Yet it was simply a resolution passed by the House of Commons, it was never agreed to by the Senate and no formal request was ever made to the sovereign. The successor government of R.B. Bennett ignored the resolution, and Bennett himself accepted the title of Viscount after leaving office (a step above baron). Frederick Banting and William Stephenson were both made Knights after the passage of the Nickel Resolution. Chretien was playing the vindictive ward heeler.
In his rapid ascent, wide learning and powerful style, Black accumulated a small but dedicated following. Few of these people had ever met Black. They were not friends or allies, but ordinary Canadians, professionals, small business people and conservative fellow travellers. He was a larger than life character, born in a country that in a deep and powerful way was still essentially provincial. The old Canadian joke about the lobsters applies to Lord Black.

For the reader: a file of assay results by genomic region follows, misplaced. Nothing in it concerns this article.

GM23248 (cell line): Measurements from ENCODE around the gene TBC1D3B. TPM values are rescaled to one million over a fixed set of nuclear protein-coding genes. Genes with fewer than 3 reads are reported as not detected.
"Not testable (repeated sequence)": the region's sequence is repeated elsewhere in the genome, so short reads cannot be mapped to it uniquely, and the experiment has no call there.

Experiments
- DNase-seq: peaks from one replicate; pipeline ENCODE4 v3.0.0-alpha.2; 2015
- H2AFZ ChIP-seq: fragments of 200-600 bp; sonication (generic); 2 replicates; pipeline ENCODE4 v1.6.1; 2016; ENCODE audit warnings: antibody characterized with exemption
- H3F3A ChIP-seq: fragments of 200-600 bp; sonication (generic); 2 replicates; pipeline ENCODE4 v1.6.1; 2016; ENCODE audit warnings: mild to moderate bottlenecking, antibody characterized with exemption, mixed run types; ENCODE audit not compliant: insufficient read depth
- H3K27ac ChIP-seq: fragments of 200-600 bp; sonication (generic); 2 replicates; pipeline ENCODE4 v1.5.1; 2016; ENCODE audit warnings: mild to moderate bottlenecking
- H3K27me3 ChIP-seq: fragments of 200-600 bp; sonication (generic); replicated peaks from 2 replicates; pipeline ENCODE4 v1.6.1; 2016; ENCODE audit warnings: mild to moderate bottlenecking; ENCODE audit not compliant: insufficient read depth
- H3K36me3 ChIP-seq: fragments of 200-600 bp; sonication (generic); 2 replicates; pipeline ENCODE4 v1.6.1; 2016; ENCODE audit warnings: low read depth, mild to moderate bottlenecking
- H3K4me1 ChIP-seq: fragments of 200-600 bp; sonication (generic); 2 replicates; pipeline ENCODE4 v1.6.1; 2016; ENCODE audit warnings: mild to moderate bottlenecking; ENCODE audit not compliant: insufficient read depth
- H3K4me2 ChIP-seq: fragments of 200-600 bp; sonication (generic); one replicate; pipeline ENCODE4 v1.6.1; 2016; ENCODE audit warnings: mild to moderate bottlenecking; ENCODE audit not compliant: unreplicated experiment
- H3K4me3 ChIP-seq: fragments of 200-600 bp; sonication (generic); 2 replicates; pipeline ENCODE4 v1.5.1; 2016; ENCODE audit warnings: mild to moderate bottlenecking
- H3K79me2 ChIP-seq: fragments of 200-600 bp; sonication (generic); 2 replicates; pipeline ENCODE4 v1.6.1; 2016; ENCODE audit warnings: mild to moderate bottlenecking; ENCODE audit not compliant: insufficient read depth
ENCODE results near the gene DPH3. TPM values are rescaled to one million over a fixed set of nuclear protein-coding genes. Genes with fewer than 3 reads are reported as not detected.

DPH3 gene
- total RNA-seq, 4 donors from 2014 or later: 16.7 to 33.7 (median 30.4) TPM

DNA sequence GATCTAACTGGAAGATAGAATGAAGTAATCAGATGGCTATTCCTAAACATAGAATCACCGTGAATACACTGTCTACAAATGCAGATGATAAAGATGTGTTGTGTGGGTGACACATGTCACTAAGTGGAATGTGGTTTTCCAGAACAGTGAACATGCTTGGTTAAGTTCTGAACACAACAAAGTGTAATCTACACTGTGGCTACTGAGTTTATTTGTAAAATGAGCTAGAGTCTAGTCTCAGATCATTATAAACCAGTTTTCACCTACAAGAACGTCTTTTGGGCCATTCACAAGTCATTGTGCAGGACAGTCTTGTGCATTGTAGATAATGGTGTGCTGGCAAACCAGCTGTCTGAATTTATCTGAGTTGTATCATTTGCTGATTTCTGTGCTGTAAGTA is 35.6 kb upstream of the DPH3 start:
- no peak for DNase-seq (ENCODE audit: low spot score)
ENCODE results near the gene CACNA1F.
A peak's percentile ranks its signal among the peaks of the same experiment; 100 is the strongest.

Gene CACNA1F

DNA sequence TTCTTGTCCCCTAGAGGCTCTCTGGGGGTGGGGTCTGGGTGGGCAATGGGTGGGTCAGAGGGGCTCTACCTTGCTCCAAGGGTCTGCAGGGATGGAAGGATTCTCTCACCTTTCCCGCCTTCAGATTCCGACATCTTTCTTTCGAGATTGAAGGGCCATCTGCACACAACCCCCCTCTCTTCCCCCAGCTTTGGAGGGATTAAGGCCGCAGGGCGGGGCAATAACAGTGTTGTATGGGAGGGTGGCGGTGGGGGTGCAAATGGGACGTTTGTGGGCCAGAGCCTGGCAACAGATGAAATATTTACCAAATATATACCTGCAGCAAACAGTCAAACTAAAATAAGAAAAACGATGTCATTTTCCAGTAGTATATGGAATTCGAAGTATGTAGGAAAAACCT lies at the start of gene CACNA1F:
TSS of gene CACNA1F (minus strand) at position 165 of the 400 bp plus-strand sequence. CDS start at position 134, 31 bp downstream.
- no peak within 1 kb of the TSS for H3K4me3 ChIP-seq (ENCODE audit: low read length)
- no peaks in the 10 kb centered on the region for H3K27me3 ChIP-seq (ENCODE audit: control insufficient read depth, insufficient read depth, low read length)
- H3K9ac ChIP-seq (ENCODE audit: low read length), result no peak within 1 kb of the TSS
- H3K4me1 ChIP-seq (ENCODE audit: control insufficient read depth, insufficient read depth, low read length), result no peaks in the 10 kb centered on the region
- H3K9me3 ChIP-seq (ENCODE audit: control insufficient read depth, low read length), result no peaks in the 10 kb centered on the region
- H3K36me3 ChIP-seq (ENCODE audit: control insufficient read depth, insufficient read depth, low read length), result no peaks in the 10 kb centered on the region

How can you tell a pot is full of Canadian lobsters?
When one tries to escape the others hold him down.
He was too bright, too interesting, too grand a figure for the people who believed in Little Canada, a smug colonial outpost that alternately hated and envied its mother and older brother. To those whose vision of Canada is wide and free, who imagine it capable of great things, if only its talents were unleashed, to many of those Lord Black was a prophet in pinstripes. For all his faults he remains prophet. From his ordeal at the hands of a vindictive American government, he has acquired a sort of strange martyrdom, endured with the stoicism of his class and generation. He is a powerful reproach to the worst of modern Canada, especially the cults of envy and greyness. For this alone he deserves to be welcomed back to the land of his birth.